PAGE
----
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Wednesday, Feb. 21
The Indiana Daily Student

Friends of Cutters recall hours surrounding collision

Freshman cyclist Eric Brodell was getting ready for a typical day of training with his team, the Cutters, as he talked with his roommate and longtime friend Josiah Lamb.

It had rained just once in Bloomington so far this semester, and for the first time, Brodell was putting on his cold gear.

The weather didn’t bother the latest addition to the 11-time men’s Little 500 champions too much.

“He was bitching about how he hadn’t got his covers for his shoes, his little neoprene socks to put over his cleats,” Lamb recalled. “It wasn’t raining at the time he left. I mean, it was wet, but it wasn’t raining.”

As Lamb got ready to head to dinner, Brodell told Lamb he would be back at 6:30 p.m., leaving his cell phone on his desk.

3:30 p.m.


Freshman Taylor Haville was saying goodbye to his longtime friend Brodell outside Eigenmann Hall before Brodell left for his ride. Brodell had stopped by, per Haville’s request.

As Haville watched his friend cycle away, Brodell rode out of the parking lot and tried to come to a stop. Brodell’s back brake locked up, then the front, and the wet conditions sent him skidding toward a car.

“He almost T-boned it,” Haville said.

Brodell managed to slide to a stop before he hit the car and then pedaled off to practice with his reigning champion team.

5:30 p.m.

While Lamb ate dinner, he received a call from a friend who lived in West Lafayette, Brodell’s hometown. The friend’s mother had just heard from Diane, Brodell’s mother.

She was on her way to Bloomington; her husband had left shortly before.

“Do you know what’s happening with Eric?” the friend asked.

“I haven’t seen him since five,” Lamb replied.

For the next 45 minutes, Lamb called several hospitals, hoping to find out where Brodell was. He finally heard from a mutual friend that Brodell was in the emergency room of Bloomington Hospital. He and two fellow Cutters had been struck by a car while on their ride.

The accident occurred at 5:05 p.m. on Ind. 446. Brodell suffered a deep laceration to his left leg that severed scar tissue but caused no bone damage. The other two riders, senior Eric Young and junior Michael Schroeder, suffered less severe injuries.

“I was more confused than anything,” Lamb said, sitting in a chair waiting for his turn to see Brodell. Only a light-brown wooden door separated him from his best friend. “I hadn’t really heard what was going on. ...Nobody knew anything. I wasn’t really aware of the extent of the injury, so I kind of tried to keep an open mind.”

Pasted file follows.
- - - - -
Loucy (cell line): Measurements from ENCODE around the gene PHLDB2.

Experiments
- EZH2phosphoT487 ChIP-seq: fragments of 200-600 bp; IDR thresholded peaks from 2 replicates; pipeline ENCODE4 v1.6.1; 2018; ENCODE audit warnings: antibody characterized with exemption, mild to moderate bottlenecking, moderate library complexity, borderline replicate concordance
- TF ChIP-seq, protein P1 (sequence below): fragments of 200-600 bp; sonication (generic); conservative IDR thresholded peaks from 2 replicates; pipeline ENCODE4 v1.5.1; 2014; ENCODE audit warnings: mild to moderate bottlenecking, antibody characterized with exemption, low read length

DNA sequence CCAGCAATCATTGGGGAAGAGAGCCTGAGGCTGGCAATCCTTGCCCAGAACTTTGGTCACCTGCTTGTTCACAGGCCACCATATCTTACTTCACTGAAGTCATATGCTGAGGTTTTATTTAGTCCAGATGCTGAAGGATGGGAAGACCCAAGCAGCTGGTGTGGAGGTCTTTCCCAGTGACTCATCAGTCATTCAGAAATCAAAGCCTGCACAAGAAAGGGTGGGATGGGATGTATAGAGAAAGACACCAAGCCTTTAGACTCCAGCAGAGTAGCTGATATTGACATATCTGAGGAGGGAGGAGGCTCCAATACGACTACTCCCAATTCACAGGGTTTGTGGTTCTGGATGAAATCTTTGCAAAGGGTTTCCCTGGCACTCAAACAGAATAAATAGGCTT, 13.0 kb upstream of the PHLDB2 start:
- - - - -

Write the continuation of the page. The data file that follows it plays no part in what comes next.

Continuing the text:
Lamb was involved in a minor accident of his own a week ago, when a driver clipped Lamb’s handle bar with his rearview mirror and ran Lamb off the road. The driver drove on, and Lamb brushed himself off.

“I figured it was something like that,” Lamb said.

Once he discovered how wrong he was, Lamb leapt onto his bike, pumped the pedals and sped toward Bloomington Hospital.

He wore a white v-neck T-shirt, a gray zip-up hoodie, dark green Nike training pants, ankle socks and gray slippers as he took off into the rain.

6:45 p.m.

Lamb arrived at the ER, 10 minutes after Haville and six other friends.

Haville was visiting Brodell while the others updated Lamb on Brodell’s status. There were suggestions Brodell would need to be airlifted to Indianapolis for surgery. Lamb guessed that wouldn’t happen, but nothing was certain.

“I’m no doctor,” Lamb said. “I’m a jazz major. I play trumpet.”

8:15 p.m.

As Haville entered his friend’s room, Brodell turned on his side, exposing a torn cycling jersey that lay beneath his body.

Brodell would not have to be taken to Indianapolis and would spend the night in the hospital for surgery. Soon his parents arrived. One by one, Brodell’s friends took turns seeing him.

“It was definitely a relief in the fact that it could have been a lot worse,” Haville said. “But it was definitely kind of heartbreaking because I know how much he likes biking right now. To have him sit out and have to watch while they all bike, it kind of sucks, but he’ll be back in it.”

10:10 p.m.

While Brodell was being prepped for surgery, most of the visitors left to give him space.

As they drove out of the hospital parking garage, a mural could be seen painted across the lower level.

It is a tribute to IU and the Little 500, a race Brodell might someday ride.

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